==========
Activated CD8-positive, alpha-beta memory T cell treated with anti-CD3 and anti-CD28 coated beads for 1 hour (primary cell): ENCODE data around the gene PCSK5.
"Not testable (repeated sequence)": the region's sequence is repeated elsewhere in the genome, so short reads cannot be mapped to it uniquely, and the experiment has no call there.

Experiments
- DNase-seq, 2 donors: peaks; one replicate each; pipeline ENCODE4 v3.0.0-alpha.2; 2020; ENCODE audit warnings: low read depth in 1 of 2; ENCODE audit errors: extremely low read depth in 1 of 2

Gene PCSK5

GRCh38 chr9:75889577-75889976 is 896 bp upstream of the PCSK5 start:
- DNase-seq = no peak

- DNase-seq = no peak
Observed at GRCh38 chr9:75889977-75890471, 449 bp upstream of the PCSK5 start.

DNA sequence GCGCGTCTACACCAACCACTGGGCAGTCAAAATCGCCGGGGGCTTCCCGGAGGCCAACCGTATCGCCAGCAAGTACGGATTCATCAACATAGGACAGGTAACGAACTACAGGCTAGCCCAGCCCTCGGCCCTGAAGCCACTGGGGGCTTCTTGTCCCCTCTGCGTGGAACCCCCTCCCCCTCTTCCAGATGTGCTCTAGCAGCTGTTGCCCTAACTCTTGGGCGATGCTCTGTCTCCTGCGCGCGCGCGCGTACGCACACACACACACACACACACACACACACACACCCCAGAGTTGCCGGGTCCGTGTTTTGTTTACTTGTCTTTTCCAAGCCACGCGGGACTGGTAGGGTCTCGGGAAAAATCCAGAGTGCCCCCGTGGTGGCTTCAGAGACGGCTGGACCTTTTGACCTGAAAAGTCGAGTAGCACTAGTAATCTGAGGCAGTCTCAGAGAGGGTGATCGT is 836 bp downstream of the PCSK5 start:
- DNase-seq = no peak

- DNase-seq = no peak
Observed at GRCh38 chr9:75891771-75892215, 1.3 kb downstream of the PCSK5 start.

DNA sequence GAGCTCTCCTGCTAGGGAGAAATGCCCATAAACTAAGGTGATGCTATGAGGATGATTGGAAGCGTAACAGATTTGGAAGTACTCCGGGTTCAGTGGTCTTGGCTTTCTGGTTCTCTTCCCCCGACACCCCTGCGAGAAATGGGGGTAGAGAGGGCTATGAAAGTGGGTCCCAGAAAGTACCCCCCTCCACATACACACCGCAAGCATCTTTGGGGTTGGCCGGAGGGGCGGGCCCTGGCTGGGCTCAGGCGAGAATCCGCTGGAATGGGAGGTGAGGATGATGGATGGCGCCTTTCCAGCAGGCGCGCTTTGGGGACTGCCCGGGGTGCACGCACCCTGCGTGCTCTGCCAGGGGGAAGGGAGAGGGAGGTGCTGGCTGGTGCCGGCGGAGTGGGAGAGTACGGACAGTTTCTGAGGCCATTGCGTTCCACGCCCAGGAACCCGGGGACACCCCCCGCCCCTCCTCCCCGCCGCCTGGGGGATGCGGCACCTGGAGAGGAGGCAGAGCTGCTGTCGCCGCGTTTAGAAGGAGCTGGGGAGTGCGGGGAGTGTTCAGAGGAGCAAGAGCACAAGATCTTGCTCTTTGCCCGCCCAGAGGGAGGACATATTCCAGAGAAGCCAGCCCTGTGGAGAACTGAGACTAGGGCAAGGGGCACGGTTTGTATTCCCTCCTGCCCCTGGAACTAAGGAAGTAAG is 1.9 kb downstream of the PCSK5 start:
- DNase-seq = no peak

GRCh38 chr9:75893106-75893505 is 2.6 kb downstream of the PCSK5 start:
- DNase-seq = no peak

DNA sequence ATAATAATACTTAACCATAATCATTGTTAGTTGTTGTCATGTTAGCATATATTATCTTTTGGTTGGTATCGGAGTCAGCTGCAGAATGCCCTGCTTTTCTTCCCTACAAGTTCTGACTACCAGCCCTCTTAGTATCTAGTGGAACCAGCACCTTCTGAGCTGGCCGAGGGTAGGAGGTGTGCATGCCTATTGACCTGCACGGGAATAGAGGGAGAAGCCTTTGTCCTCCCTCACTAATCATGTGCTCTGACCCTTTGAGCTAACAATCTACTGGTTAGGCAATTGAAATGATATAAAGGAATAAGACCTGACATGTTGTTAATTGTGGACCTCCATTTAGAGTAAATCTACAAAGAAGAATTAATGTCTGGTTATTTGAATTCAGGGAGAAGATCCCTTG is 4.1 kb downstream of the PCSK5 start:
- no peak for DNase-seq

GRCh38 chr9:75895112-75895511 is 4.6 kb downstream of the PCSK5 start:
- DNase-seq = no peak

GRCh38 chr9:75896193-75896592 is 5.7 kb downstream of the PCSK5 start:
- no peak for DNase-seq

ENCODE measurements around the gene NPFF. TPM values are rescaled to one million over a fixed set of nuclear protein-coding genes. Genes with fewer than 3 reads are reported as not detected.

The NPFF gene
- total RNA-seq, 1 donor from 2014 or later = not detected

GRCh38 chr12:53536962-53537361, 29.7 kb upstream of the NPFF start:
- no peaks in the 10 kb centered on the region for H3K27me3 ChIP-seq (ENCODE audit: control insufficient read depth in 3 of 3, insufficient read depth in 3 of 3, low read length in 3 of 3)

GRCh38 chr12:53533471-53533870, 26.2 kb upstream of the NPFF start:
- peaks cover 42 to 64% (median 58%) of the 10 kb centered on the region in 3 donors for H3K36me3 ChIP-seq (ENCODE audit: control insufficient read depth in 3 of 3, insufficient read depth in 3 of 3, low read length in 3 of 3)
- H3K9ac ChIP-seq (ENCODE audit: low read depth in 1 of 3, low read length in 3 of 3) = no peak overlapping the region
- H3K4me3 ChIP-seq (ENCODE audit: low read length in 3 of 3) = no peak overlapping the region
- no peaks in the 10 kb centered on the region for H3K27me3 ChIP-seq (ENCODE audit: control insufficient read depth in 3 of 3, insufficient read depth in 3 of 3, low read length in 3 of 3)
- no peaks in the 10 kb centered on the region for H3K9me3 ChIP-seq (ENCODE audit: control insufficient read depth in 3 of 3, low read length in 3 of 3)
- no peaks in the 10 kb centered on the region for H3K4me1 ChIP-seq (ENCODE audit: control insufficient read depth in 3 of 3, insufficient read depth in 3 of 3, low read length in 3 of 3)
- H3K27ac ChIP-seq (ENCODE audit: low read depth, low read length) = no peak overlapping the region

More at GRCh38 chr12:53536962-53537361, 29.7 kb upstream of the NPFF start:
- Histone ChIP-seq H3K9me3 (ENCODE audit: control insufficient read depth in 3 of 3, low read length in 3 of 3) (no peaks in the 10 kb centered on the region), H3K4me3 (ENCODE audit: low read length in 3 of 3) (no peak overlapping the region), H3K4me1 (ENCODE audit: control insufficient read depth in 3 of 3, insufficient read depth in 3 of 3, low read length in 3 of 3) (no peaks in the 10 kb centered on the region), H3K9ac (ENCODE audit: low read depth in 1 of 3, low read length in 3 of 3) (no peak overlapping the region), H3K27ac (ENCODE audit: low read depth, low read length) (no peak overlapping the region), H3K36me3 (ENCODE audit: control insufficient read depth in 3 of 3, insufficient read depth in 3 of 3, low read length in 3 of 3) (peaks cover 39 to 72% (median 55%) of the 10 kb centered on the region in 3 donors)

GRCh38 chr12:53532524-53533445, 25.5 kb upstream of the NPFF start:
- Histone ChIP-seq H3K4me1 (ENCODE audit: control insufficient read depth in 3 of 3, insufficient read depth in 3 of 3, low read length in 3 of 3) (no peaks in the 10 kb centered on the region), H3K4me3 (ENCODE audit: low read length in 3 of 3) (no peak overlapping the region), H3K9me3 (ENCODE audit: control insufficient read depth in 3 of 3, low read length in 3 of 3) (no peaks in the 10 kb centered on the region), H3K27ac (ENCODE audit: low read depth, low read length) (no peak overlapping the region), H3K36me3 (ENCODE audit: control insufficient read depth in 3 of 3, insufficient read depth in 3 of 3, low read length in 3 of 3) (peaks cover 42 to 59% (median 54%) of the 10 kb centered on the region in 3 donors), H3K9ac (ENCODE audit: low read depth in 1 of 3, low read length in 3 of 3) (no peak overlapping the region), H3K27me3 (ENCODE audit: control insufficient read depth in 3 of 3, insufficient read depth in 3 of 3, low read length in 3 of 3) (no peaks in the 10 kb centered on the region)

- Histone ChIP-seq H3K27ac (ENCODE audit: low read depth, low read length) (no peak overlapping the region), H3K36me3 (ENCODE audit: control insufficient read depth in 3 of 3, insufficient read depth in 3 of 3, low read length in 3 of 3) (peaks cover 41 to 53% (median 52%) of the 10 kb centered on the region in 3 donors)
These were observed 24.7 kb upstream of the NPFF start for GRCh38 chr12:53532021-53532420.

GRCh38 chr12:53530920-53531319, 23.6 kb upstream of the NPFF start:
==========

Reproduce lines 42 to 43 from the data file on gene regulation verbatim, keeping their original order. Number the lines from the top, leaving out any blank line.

These were observed 24.7 kb upstream of the NPFF start for GRCh38 chr12:53532021-53532420.

GRCh38 chr12:53530920-53531319, 23.6 kb upstream of the NPFF start: